TPM 2.0

It has been a little while since Microsoft announced the Windows 11 hardware requirements. In that list, there was one little piece that is often overlooked which is the TPM 2.0 chip. To upgrade to the latest Windows 11, your computer will need to a TPM 2.0 enabled. Otherwise, windows 11 won’t be able to install or run with the added security features that TPM has to offer.

What Is TPM 2.0?

The Trusted Platform Module (TPM) 2.0 is a hardware-based security feature embedded into a computer’s motherboard. Essentially, TPM 2.0 is a microcontroller chip that securely stores cryptographic keys, passwords, and other sensitive data, creating a fortified layer of protection against unauthorized access and tampering.

TPM 2.0 builds upon the capabilities of its predecessor, TPM 1.2, by supporting larger key sizes and enhancing performance. The advanced functionalities of TPM 2.0 include:

  • Enhanced Encryption: Provides a secure environment for storing encryption keys, ensuring that these keys cannot be extracted or tampered with by malicious software or hardware attacks.
  • Secure Boot Process: Verifies the integrity of the operating system and its components during the boot process, preventing the system from running if tampering is detected.
  • Network Security: Secures network communications, including Virtual Private Networks (VPNs) and Secure Shell (SSH) connections, by ensuring that encryption keys used in these communications are protected from exposure.
  • Device Authentication: Offers a secure way to authenticate devices, ensuring that only trusted devices can access sensitive information or perform critical operations.

How to Check If Your Computer Has TPM 2.0

Determining whether your computer is equipped with TPM 2.0 is essential for upgrading to Windows 11. Here’s how you can verify its presence:

  1. Using the TPM Management Console:
    • Press Windows + R to open the Run dialog box.
    • Type tpm.msc and press Enter.
    • In the TPM Management console, locate the “TPM” or “Trusted Platform Module” section. Here, you should see details indicating if TPM 2.0 is present.
  2. Via System Information:
    • Press Windows + X and select System.
    • Check the System Type. If it indicates an x64-based PC, then your computer supports TPM 2.0.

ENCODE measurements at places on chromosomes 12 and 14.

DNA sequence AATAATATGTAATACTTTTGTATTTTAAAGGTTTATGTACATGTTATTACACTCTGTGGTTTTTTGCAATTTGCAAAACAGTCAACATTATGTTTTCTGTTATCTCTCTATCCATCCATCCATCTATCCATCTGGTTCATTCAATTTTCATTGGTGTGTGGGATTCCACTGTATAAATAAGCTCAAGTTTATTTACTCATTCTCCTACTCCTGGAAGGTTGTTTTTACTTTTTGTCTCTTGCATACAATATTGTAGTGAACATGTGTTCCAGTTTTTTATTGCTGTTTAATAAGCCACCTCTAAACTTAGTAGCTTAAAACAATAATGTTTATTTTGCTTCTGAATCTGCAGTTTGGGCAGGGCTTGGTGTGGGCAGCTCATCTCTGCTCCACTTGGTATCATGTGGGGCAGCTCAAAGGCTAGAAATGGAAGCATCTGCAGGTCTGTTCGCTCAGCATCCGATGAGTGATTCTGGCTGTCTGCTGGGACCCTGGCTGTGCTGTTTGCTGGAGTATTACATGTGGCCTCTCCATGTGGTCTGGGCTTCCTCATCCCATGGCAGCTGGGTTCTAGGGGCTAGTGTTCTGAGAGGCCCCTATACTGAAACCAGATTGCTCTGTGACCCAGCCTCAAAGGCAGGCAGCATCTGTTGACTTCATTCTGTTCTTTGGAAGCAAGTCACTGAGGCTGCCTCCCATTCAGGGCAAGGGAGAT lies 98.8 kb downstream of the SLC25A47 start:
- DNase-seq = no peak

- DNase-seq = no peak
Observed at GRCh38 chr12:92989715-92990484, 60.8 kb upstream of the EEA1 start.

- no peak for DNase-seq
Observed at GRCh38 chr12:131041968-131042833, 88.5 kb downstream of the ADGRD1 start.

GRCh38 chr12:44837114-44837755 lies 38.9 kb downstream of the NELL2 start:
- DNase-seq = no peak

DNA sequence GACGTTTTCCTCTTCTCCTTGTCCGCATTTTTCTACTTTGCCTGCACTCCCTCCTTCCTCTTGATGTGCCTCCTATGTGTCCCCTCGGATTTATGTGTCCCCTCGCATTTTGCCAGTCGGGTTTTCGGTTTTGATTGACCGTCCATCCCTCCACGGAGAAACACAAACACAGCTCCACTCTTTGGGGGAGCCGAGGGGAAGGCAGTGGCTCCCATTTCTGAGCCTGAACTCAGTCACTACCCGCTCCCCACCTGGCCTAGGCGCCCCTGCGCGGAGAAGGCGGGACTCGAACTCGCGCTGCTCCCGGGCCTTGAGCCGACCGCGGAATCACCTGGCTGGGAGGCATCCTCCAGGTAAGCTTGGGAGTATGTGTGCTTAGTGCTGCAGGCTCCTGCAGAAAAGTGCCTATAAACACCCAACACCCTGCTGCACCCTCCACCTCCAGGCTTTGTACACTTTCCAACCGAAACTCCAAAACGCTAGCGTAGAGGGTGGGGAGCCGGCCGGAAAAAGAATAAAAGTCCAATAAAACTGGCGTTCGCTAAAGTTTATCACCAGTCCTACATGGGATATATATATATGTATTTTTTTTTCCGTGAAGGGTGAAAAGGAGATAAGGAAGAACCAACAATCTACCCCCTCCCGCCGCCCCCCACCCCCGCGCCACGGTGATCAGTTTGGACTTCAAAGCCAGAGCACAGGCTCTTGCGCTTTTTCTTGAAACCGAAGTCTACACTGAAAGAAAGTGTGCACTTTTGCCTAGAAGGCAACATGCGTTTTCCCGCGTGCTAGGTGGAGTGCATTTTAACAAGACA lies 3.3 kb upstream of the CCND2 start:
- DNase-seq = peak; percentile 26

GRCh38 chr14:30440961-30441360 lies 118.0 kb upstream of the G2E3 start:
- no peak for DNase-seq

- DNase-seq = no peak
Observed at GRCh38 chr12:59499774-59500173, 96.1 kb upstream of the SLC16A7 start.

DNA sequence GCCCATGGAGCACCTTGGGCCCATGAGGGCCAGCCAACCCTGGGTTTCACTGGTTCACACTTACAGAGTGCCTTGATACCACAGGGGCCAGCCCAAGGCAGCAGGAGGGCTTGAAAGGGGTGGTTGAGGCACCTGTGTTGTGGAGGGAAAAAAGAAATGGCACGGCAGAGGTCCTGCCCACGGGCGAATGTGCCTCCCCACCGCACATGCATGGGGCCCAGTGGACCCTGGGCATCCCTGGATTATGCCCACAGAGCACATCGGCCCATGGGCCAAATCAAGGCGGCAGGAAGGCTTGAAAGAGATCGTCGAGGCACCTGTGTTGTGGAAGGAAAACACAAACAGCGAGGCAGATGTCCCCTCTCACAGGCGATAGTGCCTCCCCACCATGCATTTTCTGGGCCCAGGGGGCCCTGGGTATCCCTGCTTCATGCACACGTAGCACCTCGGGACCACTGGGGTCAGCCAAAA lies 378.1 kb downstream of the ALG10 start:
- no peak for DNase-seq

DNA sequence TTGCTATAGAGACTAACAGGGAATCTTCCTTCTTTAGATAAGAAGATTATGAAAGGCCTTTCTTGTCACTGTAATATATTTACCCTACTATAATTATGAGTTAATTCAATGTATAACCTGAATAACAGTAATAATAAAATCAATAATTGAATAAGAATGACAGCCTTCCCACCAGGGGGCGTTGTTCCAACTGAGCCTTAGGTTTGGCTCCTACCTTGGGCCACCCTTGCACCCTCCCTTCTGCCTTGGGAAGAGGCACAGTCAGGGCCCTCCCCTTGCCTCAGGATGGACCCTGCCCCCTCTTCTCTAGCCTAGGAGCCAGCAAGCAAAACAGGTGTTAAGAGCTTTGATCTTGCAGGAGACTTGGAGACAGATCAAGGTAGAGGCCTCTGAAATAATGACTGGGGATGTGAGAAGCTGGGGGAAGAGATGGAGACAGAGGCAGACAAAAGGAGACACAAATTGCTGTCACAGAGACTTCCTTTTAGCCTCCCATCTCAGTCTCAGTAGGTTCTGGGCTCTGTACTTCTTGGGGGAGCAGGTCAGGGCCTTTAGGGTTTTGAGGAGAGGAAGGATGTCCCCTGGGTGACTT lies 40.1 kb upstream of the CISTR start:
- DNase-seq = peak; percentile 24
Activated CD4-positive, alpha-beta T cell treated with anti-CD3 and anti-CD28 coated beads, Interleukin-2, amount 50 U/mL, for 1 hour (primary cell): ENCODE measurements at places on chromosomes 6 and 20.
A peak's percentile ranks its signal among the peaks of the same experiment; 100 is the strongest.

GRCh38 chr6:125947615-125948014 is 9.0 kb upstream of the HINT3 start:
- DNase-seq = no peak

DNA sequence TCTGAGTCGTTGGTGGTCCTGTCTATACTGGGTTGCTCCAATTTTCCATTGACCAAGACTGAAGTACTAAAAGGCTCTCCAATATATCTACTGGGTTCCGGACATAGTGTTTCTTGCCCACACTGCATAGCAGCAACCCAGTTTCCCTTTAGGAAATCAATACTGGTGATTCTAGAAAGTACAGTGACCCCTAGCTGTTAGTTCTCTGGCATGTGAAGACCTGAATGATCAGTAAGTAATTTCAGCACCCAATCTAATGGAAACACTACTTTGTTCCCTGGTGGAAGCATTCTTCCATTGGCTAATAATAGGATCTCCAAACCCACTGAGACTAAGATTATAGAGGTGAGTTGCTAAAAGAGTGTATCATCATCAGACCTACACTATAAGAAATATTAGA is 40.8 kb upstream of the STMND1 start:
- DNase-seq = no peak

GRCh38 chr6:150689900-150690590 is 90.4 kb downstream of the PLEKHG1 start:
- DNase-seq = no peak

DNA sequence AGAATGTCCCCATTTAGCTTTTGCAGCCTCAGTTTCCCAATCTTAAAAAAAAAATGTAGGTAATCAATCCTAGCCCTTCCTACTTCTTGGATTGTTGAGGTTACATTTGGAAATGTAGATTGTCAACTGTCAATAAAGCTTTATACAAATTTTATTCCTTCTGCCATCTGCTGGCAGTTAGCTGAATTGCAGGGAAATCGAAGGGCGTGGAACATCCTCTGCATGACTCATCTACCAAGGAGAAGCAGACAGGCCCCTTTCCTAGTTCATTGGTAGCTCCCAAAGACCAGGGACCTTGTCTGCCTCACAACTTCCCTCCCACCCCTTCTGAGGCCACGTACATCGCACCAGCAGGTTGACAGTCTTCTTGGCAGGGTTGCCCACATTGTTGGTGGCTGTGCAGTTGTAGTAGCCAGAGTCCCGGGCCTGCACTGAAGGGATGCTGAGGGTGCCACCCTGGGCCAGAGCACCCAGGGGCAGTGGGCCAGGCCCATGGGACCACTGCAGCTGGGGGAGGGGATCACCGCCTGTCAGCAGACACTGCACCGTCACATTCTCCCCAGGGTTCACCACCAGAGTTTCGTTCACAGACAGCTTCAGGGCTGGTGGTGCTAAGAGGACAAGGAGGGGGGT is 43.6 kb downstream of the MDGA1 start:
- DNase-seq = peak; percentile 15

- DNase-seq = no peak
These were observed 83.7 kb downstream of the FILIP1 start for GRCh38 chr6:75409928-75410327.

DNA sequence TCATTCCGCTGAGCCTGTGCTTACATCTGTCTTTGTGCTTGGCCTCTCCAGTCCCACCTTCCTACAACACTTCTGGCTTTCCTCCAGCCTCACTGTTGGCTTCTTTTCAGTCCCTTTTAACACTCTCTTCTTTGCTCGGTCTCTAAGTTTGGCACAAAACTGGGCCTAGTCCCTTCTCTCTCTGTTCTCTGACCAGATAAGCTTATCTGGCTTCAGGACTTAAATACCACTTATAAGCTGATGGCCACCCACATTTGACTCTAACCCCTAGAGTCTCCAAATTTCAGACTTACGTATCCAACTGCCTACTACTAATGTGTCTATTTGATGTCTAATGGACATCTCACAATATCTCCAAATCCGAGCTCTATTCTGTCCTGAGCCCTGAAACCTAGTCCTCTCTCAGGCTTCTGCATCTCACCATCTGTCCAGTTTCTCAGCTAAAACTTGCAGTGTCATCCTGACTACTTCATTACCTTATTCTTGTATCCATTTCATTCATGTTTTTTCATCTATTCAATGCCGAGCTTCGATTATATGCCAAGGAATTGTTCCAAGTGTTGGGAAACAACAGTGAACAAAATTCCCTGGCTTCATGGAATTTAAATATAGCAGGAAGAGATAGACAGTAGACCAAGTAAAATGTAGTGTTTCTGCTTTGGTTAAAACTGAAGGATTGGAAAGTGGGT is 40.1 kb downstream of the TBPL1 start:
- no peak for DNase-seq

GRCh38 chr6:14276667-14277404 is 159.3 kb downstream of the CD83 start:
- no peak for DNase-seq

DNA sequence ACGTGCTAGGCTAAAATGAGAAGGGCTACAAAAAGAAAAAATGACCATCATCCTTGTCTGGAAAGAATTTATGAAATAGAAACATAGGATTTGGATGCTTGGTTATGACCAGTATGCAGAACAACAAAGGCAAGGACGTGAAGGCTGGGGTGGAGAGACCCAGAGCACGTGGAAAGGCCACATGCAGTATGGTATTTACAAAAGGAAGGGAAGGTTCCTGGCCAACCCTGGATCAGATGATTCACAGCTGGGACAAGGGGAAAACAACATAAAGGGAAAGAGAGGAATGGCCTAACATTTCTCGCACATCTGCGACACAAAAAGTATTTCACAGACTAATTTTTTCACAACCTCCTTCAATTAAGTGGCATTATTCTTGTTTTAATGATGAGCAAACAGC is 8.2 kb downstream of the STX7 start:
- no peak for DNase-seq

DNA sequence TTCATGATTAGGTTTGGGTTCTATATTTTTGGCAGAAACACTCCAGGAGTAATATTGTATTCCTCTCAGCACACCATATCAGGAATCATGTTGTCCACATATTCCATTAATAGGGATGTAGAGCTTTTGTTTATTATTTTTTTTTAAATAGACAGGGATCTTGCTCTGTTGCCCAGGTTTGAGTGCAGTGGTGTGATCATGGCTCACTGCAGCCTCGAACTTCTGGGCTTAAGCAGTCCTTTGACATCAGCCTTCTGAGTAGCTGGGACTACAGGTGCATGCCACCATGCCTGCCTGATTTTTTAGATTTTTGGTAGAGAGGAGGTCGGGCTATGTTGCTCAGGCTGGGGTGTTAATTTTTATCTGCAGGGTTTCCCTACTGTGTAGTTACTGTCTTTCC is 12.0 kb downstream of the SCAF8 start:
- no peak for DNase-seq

These steps are specific to Windows-based systems. For other operating systems, the process may vary.

Adding TPM to Your PC

Adding a TPM to an existing PC is feasible depending on your motherboard’s specifications. Here’s how you can approach it:

  • Internal TPM Module: If your motherboard has a TPM header, you can purchase and install a TPM module compatible with that header. This module connects directly to the motherboard, providing the necessary TPM functionality. Always refer to the motherboard and TPM module manufacturer’s instructions for precise installation steps.
  • External TPM Device: For motherboards without a TPM header, external TPM devices are available. These can be connected via USB ports to deliver TPM capabilities.

However, it’s important to note that while TPM enhances security, it is not strictly necessary for basic computer operations. Encryption software and other security measures can still be employed without a TPM. Before attempting to install a TPM module, ensure compatibility by consulting your motherboard’s specifications and, if necessary, seek guidance from the manufacturer to avoid potential issues.


By ensuring a secure environment for cryptographic operations and enhancing various security aspects, TPM 2.0 aligns with contemporary security needs and compliance requirements. Verifying its presence or adding it to your system prepares your computer for the advanced security features and updates in Windows 11, underscoring the importance of integrating this technology into current and future hardware setups.

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